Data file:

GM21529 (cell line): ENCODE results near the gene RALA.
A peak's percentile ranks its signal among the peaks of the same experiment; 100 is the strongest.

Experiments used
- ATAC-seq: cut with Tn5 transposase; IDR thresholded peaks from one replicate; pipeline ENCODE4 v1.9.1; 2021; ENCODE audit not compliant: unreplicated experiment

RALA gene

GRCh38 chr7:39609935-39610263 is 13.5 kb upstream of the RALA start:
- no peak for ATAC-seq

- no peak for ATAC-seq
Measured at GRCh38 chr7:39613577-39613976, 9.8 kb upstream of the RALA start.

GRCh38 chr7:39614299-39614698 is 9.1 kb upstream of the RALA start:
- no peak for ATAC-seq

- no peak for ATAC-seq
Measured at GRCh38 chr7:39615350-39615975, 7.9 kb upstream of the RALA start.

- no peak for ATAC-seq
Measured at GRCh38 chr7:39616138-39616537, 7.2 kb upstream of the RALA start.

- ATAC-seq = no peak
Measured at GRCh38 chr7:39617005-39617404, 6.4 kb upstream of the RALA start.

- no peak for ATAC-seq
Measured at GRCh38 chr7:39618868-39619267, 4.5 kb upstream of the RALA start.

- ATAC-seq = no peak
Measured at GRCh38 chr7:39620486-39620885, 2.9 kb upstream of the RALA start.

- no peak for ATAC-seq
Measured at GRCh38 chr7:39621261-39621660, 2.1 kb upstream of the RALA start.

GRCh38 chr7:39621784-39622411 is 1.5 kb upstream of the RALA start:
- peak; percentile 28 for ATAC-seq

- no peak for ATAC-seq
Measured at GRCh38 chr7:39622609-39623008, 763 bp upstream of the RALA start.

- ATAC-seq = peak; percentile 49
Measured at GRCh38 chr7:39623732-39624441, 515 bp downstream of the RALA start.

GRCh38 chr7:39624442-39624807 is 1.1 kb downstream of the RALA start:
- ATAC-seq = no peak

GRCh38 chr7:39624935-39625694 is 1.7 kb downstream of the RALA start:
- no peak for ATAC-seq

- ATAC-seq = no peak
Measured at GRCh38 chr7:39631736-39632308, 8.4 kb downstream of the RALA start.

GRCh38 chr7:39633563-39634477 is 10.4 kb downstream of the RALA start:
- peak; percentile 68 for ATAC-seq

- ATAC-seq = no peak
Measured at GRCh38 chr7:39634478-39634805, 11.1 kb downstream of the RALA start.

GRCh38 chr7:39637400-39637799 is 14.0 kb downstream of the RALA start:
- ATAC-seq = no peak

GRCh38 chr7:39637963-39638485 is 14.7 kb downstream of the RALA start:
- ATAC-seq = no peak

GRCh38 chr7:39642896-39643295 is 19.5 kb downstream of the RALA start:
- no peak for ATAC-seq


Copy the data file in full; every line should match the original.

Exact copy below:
GM21529 (cell line): ENCODE results near the gene RALA.
A peak's percentile ranks its signal among the peaks of the same experiment; 100 is the strongest.

Experiments used
- ATAC-seq: cut with Tn5 transposase; IDR thresholded peaks from one replicate; pipeline ENCODE4 v1.9.1; 2021; ENCODE audit not compliant: unreplicated experiment

RALA gene

GRCh38 chr7:39609935-39610263 is 13.5 kb upstream of the RALA start:
- no peak for ATAC-seq

- no peak for ATAC-seq
Measured at GRCh38 chr7:39613577-39613976, 9.8 kb upstream of the RALA start.

GRCh38 chr7:39614299-39614698 is 9.1 kb upstream of the RALA start:
- no peak for ATAC-seq

- no peak for ATAC-seq
Measured at GRCh38 chr7:39615350-39615975, 7.9 kb upstream of the RALA start.

- no peak for ATAC-seq
Measured at GRCh38 chr7:39616138-39616537, 7.2 kb upstream of the RALA start.

- ATAC-seq = no peak
Measured at GRCh38 chr7:39617005-39617404, 6.4 kb upstream of the RALA start.

- no peak for ATAC-seq
Measured at GRCh38 chr7:39618868-39619267, 4.5 kb upstream of the RALA start.

- ATAC-seq = no peak
Measured at GRCh38 chr7:39620486-39620885, 2.9 kb upstream of the RALA start.

- no peak for ATAC-seq
Measured at GRCh38 chr7:39621261-39621660, 2.1 kb upstream of the RALA start.

GRCh38 chr7:39621784-39622411 is 1.5 kb upstream of the RALA start:
- peak; percentile 28 for ATAC-seq

- no peak for ATAC-seq
Measured at GRCh38 chr7:39622609-39623008, 763 bp upstream of the RALA start.

- ATAC-seq = peak; percentile 49
Measured at GRCh38 chr7:39623732-39624441, 515 bp downstream of the RALA start.

GRCh38 chr7:39624442-39624807 is 1.1 kb downstream of the RALA start:
- ATAC-seq = no peak

GRCh38 chr7:39624935-39625694 is 1.7 kb downstream of the RALA start:
- no peak for ATAC-seq

- ATAC-seq = no peak
Measured at GRCh38 chr7:39631736-39632308, 8.4 kb downstream of the RALA start.

GRCh38 chr7:39633563-39634477 is 10.4 kb downstream of the RALA start:
- peak; percentile 68 for ATAC-seq

- ATAC-seq = no peak
Measured at GRCh38 chr7:39634478-39634805, 11.1 kb downstream of the RALA start.

GRCh38 chr7:39637400-39637799 is 14.0 kb downstream of the RALA start:
- ATAC-seq = no peak

GRCh38 chr7:39637963-39638485 is 14.7 kb downstream of the RALA start:
- ATAC-seq = no peak

GRCh38 chr7:39642896-39643295 is 19.5 kb downstream of the RALA start:
- no peak for ATAC-seq